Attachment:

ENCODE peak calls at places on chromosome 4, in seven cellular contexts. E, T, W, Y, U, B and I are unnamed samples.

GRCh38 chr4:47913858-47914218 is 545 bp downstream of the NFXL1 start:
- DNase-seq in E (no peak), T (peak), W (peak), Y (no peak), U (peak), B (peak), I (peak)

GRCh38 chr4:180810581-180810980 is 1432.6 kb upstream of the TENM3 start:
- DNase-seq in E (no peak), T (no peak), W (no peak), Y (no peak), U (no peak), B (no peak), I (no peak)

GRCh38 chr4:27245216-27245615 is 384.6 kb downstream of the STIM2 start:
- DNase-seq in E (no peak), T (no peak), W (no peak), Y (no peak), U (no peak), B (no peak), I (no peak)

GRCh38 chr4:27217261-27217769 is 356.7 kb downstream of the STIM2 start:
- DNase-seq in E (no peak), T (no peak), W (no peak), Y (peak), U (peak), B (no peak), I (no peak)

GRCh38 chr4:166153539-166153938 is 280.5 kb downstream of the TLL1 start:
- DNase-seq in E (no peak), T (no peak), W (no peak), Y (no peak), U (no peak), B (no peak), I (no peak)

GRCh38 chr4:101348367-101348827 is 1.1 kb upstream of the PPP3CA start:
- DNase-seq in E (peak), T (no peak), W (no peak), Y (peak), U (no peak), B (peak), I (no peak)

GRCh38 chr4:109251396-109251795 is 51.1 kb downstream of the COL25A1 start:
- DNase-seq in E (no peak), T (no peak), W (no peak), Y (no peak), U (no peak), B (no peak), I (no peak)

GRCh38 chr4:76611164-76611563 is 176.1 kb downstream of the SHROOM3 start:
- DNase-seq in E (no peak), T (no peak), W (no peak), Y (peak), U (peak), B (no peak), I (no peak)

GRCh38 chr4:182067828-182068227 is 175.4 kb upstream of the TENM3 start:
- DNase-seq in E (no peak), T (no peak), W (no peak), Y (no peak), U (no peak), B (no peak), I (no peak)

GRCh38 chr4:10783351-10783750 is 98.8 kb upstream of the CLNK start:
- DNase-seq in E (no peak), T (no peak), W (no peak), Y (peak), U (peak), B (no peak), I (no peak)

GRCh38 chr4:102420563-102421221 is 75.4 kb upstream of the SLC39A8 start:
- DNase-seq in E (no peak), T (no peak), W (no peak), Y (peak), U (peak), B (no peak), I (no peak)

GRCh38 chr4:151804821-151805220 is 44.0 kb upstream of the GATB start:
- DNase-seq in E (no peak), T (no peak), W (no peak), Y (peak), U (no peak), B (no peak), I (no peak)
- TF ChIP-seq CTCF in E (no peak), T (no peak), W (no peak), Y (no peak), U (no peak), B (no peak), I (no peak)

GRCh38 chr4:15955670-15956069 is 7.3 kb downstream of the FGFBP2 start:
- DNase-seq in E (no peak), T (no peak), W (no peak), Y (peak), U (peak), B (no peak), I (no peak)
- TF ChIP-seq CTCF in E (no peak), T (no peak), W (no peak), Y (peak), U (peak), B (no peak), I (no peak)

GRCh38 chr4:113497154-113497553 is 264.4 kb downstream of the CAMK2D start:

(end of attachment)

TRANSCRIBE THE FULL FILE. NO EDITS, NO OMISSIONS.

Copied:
ENCODE peak calls at places on chromosome 4, in seven cellular contexts. E, T, W, Y, U, B and I are unnamed samples.

GRCh38 chr4:47913858-47914218 is 545 bp downstream of the NFXL1 start:
- DNase-seq in E (no peak), T (peak), W (peak), Y (no peak), U (peak), B (peak), I (peak)

GRCh38 chr4:180810581-180810980 is 1432.6 kb upstream of the TENM3 start:
- DNase-seq in E (no peak), T (no peak), W (no peak), Y (no peak), U (no peak), B (no peak), I (no peak)

GRCh38 chr4:27245216-27245615 is 384.6 kb downstream of the STIM2 start:
- DNase-seq in E (no peak), T (no peak), W (no peak), Y (no peak), U (no peak), B (no peak), I (no peak)

GRCh38 chr4:27217261-27217769 is 356.7 kb downstream of the STIM2 start:
- DNase-seq in E (no peak), T (no peak), W (no peak), Y (peak), U (peak), B (no peak), I (no peak)

GRCh38 chr4:166153539-166153938 is 280.5 kb downstream of the TLL1 start:
- DNase-seq in E (no peak), T (no peak), W (no peak), Y (no peak), U (no peak), B (no peak), I (no peak)

GRCh38 chr4:101348367-101348827 is 1.1 kb upstream of the PPP3CA start:
- DNase-seq in E (peak), T (no peak), W (no peak), Y (peak), U (no peak), B (peak), I (no peak)

GRCh38 chr4:109251396-109251795 is 51.1 kb downstream of the COL25A1 start:
- DNase-seq in E (no peak), T (no peak), W (no peak), Y (no peak), U (no peak), B (no peak), I (no peak)

GRCh38 chr4:76611164-76611563 is 176.1 kb downstream of the SHROOM3 start:
- DNase-seq in E (no peak), T (no peak), W (no peak), Y (peak), U (peak), B (no peak), I (no peak)

GRCh38 chr4:182067828-182068227 is 175.4 kb upstream of the TENM3 start:
- DNase-seq in E (no peak), T (no peak), W (no peak), Y (no peak), U (no peak), B (no peak), I (no peak)

GRCh38 chr4:10783351-10783750 is 98.8 kb upstream of the CLNK start:
- DNase-seq in E (no peak), T (no peak), W (no peak), Y (peak), U (peak), B (no peak), I (no peak)

GRCh38 chr4:102420563-102421221 is 75.4 kb upstream of the SLC39A8 start:
- DNase-seq in E (no peak), T (no peak), W (no peak), Y (peak), U (peak), B (no peak), I (no peak)

GRCh38 chr4:151804821-151805220 is 44.0 kb upstream of the GATB start:
- DNase-seq in E (no peak), T (no peak), W (no peak), Y (peak), U (no peak), B (no peak), I (no peak)
- TF ChIP-seq CTCF in E (no peak), T (no peak), W (no peak), Y (no peak), U (no peak), B (no peak), I (no peak)

GRCh38 chr4:15955670-15956069 is 7.3 kb downstream of the FGFBP2 start:
- DNase-seq in E (no peak), T (no peak), W (no peak), Y (peak), U (peak), B (no peak), I (no peak)
- TF ChIP-seq CTCF in E (no peak), T (no peak), W (no peak), Y (peak), U (peak), B (no peak), I (no peak)

GRCh38 chr4:113497154-113497553 is 264.4 kb downstream of the CAMK2D start: